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by Steve Passey

The foreman would come to shop parties and bring a twenty-six ounce bottle of middlin’ rye whisky plus an empty twenty-six he’d fill with cold water. He’d pour half-and-half and drink until it was all gone. Then he’d drive on home, happier than most men.

He told me once: “I quit drinking every December 1st. I stay dry through December 30th. I’ve seen too many kids’ Christmases ruined by their parents drinking. Christmas is for kids. New Year’s Eve now, that’s a grownup’s holiday, so I start again on New Year’s Eve. This is how I know I can quit. This is how I know I’m not an alcoholic.”

Fair enough, I’d nod. Rye and cold water, half-and-half, except for those thirty days of his drinker’s Lent — thirty days every December.

We’d drink outside by a burning barrel fire and sit on the salvaged seats from wrecked passenger vans. Sparks from the fire would rise and fall like demonic spider hatchlings and leave pinpoint black marks on the ruined upholstery. His wife would sit beside him without speaking, her face like a bag of Saskatchewan road gravel. I do not mean to denigrate her, but she was worn. After all, there were only thirty days of Lent in her house, and soon enough New Year’s Eve comes and with it eleven months of adult holidays. I felt for her.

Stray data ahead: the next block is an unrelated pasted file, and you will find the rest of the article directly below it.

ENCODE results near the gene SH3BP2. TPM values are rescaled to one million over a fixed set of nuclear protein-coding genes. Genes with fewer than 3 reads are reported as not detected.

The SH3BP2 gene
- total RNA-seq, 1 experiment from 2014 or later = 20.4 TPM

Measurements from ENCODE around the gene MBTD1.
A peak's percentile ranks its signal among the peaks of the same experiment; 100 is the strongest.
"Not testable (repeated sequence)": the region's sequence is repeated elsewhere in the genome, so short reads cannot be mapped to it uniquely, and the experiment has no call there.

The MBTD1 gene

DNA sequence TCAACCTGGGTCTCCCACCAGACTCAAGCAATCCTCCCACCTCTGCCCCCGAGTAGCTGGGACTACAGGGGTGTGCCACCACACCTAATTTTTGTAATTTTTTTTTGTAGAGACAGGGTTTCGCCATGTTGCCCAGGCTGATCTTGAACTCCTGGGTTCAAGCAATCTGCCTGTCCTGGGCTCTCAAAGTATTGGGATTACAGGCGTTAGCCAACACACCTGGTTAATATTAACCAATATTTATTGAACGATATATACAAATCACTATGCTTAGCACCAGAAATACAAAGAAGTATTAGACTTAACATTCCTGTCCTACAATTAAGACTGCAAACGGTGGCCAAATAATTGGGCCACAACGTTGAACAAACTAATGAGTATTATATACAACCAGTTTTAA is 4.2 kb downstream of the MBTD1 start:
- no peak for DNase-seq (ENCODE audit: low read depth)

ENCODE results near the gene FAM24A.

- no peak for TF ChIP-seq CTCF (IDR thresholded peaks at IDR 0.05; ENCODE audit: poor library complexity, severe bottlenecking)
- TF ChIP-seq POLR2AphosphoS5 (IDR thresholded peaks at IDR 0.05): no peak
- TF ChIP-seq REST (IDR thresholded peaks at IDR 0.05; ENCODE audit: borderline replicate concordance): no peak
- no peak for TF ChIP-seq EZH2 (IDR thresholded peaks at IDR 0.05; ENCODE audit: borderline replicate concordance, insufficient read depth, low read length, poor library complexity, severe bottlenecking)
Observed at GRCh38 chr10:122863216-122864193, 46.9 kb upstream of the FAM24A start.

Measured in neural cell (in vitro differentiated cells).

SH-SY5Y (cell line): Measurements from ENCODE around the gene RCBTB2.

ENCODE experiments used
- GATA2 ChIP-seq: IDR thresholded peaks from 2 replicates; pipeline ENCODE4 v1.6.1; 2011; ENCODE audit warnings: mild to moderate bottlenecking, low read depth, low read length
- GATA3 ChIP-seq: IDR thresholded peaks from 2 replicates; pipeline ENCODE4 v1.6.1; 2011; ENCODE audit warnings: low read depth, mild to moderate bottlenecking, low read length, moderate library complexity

We both changed jobs. I lost track of my old foreman for years. Out Christmas shopping I ran into another man we’d worked with, and soon enough the conversation turned to old acquaintances and other times. He told me that he’d heard that my old foreman’s youngest boy had turned eighteen and joined the service. The day after they’d seen him off, proud parents with the flag on the tee-shirts they’d purchased and worn for that day, his wife had left him. She’d registered for school, it seems, and took two bags and instructions to sell the house and send her half, her post-Lenten toll or tare. Half and half, she’d said. Fair enough. She must have circled that date on the calendar, he said, but kept it close. He said he’d not seen the foreman or the wife or the boy even, but he heard this story and was telling it to me just so because he had no doubt that it was true.


Steve Passey is originally from Southern Alberta. He is the author of the short-story collection Forty-Five Minutes of Unstoppable Rock (Tortoise Books, 2017) and chapbook The Coachella Madrigals (Luminous Press, 2017). He is part of the Editorial Collective at The Black Dog Review.

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